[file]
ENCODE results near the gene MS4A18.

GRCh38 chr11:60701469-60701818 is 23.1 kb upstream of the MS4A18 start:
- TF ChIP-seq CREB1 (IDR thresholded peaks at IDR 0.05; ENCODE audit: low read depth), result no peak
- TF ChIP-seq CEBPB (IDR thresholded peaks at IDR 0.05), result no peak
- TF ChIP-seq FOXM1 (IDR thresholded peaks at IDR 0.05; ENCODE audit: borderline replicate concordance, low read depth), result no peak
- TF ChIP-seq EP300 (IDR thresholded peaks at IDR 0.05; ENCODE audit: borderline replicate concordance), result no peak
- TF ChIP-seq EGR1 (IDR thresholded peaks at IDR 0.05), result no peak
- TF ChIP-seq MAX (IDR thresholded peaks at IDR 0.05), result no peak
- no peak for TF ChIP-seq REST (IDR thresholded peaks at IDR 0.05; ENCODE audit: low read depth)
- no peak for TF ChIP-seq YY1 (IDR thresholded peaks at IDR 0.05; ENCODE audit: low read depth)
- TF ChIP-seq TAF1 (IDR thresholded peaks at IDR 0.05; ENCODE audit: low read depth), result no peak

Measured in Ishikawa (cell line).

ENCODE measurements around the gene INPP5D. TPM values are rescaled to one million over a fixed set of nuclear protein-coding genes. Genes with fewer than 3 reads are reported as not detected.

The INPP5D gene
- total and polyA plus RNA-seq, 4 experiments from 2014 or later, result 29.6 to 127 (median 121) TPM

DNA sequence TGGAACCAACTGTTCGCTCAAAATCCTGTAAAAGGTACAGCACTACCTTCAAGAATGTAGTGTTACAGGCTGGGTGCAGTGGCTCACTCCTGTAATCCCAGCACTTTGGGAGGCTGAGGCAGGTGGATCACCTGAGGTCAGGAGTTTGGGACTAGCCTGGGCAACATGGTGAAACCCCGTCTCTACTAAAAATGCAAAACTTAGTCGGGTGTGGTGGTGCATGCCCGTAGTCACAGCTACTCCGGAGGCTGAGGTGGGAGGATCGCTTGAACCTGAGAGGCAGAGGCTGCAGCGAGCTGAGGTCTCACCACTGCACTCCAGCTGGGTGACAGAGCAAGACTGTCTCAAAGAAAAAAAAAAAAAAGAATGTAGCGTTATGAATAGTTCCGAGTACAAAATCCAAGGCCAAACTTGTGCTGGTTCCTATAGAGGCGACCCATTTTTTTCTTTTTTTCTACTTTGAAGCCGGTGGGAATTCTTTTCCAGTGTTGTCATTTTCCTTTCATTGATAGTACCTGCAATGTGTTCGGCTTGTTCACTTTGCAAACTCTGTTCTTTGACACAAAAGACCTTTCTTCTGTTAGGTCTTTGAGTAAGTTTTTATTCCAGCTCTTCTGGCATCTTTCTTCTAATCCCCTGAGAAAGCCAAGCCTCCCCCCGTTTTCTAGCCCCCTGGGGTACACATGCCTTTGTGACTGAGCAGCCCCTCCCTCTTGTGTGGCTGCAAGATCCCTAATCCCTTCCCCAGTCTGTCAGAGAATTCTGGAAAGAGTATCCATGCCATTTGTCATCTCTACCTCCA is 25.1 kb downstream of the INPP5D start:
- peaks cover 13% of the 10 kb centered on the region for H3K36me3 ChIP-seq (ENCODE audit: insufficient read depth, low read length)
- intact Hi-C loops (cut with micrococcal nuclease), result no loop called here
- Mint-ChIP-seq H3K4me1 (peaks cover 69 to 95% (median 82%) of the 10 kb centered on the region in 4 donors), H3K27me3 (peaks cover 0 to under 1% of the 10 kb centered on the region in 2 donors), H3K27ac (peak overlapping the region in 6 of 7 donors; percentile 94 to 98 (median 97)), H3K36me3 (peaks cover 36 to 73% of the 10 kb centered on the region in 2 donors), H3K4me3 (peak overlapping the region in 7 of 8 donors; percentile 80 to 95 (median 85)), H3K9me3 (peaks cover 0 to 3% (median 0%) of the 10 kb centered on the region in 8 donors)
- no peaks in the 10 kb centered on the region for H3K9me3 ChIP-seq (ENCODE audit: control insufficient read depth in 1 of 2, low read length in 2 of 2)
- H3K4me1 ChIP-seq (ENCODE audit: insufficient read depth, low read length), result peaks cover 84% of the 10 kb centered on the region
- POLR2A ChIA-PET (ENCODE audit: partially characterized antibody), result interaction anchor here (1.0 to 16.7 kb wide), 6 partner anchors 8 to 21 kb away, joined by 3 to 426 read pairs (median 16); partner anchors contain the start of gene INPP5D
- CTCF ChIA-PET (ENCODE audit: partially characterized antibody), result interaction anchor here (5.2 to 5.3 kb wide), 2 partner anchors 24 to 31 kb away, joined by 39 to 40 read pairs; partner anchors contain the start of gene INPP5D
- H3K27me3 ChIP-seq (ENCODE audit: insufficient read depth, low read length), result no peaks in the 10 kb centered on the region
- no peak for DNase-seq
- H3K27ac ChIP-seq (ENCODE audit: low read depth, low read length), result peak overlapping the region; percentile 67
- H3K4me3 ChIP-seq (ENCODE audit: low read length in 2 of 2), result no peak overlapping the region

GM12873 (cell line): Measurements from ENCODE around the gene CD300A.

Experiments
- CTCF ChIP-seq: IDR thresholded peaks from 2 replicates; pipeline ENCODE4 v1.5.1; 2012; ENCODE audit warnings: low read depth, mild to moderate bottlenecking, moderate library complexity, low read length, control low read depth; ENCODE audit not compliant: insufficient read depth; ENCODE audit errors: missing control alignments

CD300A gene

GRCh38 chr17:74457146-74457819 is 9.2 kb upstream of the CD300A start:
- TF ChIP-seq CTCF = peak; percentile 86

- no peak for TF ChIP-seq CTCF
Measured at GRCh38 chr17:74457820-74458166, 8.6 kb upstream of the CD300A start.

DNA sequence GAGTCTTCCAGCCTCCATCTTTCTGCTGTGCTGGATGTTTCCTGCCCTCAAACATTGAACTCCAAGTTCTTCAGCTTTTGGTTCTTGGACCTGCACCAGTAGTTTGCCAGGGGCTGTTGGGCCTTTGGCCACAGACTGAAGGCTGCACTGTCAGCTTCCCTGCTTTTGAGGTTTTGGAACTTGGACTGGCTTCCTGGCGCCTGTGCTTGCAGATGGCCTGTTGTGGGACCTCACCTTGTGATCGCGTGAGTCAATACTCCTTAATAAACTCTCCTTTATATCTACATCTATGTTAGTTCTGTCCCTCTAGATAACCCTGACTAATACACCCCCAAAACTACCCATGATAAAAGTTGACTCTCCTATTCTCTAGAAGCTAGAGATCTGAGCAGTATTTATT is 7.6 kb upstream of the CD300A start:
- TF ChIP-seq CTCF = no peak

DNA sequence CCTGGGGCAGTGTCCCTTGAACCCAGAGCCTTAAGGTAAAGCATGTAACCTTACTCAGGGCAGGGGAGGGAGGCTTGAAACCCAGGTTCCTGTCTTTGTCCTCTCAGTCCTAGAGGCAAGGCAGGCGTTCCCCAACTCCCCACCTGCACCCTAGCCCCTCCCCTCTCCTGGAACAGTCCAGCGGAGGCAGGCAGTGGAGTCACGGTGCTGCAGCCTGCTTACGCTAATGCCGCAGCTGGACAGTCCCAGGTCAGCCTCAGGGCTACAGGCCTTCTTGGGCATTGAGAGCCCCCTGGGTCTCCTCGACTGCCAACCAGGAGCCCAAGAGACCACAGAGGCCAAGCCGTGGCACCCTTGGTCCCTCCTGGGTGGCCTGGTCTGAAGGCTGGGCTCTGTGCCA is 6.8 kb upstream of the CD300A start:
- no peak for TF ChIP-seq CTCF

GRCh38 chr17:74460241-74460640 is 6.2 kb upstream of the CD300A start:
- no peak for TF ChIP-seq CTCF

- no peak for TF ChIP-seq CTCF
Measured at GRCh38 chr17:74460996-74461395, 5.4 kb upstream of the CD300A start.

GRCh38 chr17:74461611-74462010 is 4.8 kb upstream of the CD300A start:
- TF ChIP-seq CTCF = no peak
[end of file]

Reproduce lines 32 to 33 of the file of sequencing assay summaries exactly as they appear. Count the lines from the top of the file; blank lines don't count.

GRCh38 chr17:74457146-74457819 is 9.2 kb upstream of the CD300A start:
- TF ChIP-seq CTCF = peak; percentile 86